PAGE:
In mythic hierophanies, the sacred appears in the actions and commandments of gods, heroes, priests and shamans. By manifesting an ideal such as self-sacrifice, the sacred gives the world value, direction, and purpose. According to Eliade, "The manifestation of the sacred, ontologically founds the world." In this view, all things are to imitate or conform to the sacred models reflected in hierophanies in order to have true reality.  All things "acquire their reality, their identity, only to the extent of their participation in a transcendent reality."

Christian sacramentalists easily can relate to this. Christ, the Man-God, comes to us in the bread and wine consecrated by a priest of the Church. His self-sacrifice gives infinite value, purpose, and strength to those who receive Him in faith and obedience.

Eliade's analysis of secular man

Eliade saw a sharp distinction between the sacred and the profane. In this he followed the lead of Émile Durkheim who considered the distinction between the sacred and the profane to be a central reality of religion. Both thinkers were reacting to the lack of respect in modern western societies for sacred things that deserve reverence or veneration.

Eliade criticized those who attempted to reduce religion to psychological, social, economic, historical, or other nonreligious phenomena. According to him, such attempts failed to convey the unique essence of the "sacred" in religious experience.

In his book The Sacred and the Profane, he exposes the lack of self-recognition of secularists. Moses was told to remove his shoes because he stood on sacred or holy ground (Ex.3:5). Religious people regard their places of worship as sacred ground, and while the secular person may belittle that attitude, he too has sacred spaces. For the one who loves to cook, it may be the kitchen. For the one who loves to garden it may be an enclosed refuge.

Sacred Time and Space

Eliade observed that time for traditional communities is not historical. Rather, it is archetypal or mythical. They observe periodic times of festival, propitious days for weddings, and days of rest. These were determined by lunar cycles, solar cycles, and agricultural cycles.

Eliade recognized that rituals, ceremonies, and even the architecture of ancient societies expressed belief in the connection between earthy sacred space and heavenly sacred space. The Babylonian temple had seven tiers because the number seven represented the number of visible celestial bodies: Sun, Moon, Mars, Mercury, Jupiter, Venus, and Saturn. The architecture was intended to express a celestial reality on earth.

Eliade believed that many ceremonies represent humanity's attempt to overcome chaos by renewing the primal estate of innocence or sinlessness. Such ceremonies mark a new beginning, "the mythical moment of the passage from chaos to cosmos" and new year ceremonies are "a resumption of time from the beginning, that is, a repetition of the cosmogony." (The Myth of the Eternal Return, p.54).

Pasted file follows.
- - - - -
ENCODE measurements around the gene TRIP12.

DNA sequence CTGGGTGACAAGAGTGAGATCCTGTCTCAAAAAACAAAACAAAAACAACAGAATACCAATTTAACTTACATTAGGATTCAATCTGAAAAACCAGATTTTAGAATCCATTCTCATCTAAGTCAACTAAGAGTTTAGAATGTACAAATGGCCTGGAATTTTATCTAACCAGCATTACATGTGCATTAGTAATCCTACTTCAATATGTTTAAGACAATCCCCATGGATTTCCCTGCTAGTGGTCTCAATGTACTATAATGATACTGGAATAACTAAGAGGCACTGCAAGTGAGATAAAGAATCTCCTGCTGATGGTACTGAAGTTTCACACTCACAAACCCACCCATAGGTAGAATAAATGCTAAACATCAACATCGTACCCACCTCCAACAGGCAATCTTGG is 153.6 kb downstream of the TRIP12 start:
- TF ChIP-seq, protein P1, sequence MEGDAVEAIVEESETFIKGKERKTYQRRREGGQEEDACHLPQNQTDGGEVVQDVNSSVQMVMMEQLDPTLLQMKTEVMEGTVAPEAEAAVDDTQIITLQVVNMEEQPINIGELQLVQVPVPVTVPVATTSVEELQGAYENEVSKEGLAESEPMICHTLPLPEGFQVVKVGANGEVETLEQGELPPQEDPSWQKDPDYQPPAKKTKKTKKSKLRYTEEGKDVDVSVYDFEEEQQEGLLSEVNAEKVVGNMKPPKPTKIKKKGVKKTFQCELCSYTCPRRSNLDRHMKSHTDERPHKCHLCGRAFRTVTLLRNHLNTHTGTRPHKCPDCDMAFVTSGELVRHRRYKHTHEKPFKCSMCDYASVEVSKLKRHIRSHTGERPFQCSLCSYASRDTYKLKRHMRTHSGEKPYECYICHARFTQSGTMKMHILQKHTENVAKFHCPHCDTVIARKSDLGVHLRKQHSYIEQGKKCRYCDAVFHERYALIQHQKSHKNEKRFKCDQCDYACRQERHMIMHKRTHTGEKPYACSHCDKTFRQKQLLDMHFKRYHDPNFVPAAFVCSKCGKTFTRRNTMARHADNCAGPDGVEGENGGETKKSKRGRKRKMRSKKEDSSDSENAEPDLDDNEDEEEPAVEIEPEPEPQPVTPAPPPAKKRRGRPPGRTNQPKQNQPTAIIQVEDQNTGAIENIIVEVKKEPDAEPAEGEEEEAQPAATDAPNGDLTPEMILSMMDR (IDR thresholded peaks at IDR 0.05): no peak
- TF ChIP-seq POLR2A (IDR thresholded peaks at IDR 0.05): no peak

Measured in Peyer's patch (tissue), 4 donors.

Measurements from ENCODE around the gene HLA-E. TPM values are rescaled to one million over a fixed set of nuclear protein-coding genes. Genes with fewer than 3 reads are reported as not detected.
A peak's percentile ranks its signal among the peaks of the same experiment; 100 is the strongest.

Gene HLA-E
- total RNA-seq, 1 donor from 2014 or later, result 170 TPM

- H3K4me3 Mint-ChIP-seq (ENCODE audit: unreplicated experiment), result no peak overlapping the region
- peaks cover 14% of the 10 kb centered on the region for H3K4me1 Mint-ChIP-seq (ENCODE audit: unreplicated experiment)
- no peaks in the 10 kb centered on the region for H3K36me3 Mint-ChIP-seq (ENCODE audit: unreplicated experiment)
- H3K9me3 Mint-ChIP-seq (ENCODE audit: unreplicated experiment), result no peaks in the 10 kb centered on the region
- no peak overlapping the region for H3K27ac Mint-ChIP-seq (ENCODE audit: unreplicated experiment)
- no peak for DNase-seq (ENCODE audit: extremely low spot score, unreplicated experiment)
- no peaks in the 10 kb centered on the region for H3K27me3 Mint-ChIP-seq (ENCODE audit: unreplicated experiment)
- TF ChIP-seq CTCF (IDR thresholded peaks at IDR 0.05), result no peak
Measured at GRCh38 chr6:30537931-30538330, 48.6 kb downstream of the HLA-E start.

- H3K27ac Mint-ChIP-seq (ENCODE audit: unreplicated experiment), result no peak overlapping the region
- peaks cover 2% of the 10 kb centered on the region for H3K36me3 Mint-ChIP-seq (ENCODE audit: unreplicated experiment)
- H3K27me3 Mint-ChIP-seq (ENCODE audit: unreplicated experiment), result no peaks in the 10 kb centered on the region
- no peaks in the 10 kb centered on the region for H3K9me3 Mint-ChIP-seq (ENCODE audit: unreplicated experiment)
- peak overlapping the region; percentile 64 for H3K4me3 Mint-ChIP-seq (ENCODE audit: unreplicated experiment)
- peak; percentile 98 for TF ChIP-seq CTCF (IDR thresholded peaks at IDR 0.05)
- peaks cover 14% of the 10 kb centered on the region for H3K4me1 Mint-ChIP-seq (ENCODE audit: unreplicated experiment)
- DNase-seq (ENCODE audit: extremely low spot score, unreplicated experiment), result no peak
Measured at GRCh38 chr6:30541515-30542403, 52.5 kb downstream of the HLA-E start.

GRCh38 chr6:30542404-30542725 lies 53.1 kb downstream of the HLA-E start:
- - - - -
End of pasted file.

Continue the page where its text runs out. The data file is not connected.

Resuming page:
The early Hebrew had a consciousness of the cyclical nature of time associated with the seasons, agriculture, fertility, etc. However, they believed that time was created by God. Genesis 1 speaks of this. In this view, since God is eternal, that is outside of time, there must have been a "beginning" and that beginning was when God began to create.

Mircea Eliade noted that the religious person can hold both the mythical cyclical view of time and also commemorate a beginning such as the divine work of creation of the world (The Sacred and the Profane: The Nature of Religion, p. 104).

Eliade on Shamanism

Eliade's book Shamanism: Archaic Techniques of Ecstasy was first published in French by Librarie Payot in 1951. The book was later translated into English by Willard R. Trask and published by Princeton University Press in 1964. This book, along with the writings of Carlos Castaneda, influenced the Neoshamanic movement which developed in the western world in the 1960s and 1970s.

Eliade explains that his intention is to situate world shamanism within the larger history of religion. Disputing any claims that shamanism is a result of mental illness, he highlights the benefits that further sociological and ethnographic research could provide before explaining the role of a historian of religions. Describing shamanism as "precisely one of the archaic techniques of ecstasy", he proclaims that it is "at once mysticism, magic and "religion" in the broadest sense of the term."

His book describes shamanic practices of initiation, methods of obtaining power, and the symbolism of the shaman's clothing, implements, and drum. The second half of the book considers the development of shamanism in Asia, the Americas, Oceania, Tibet, China and Japan. Eliade speculated that shamanism was the earliest religion and that all shamanisms had a common source in the Paleolithic. He was never able to provide empirical evidence to support that view. However, his thought seems to align with a long-accepted principle of cultural anthropology that the more widely distributed a culture trait, the older it is.

Many archaeologists assume that shamanism preceded the organized religions of the Axial Age (1000 BC- 200 AD). They believe cave art depicts shamans conducting ceremonies as early as 15,000 years ago, although this is controversial. Eliade believed the roots of shamanic practice are to be found in the paleolithic, but he was unable to produce evidence of this. 

Eliade's Limitations

On publication, Eliade's book on Shamanism was recognized as an authoritative study. However, as anthropological data increased, elements of the book were questioned. It is evident that that shamanism exists in many regions of the globe, but it has not been proven to be the only archaic religion, nor has it been proven that all shamanistic practices have a common source.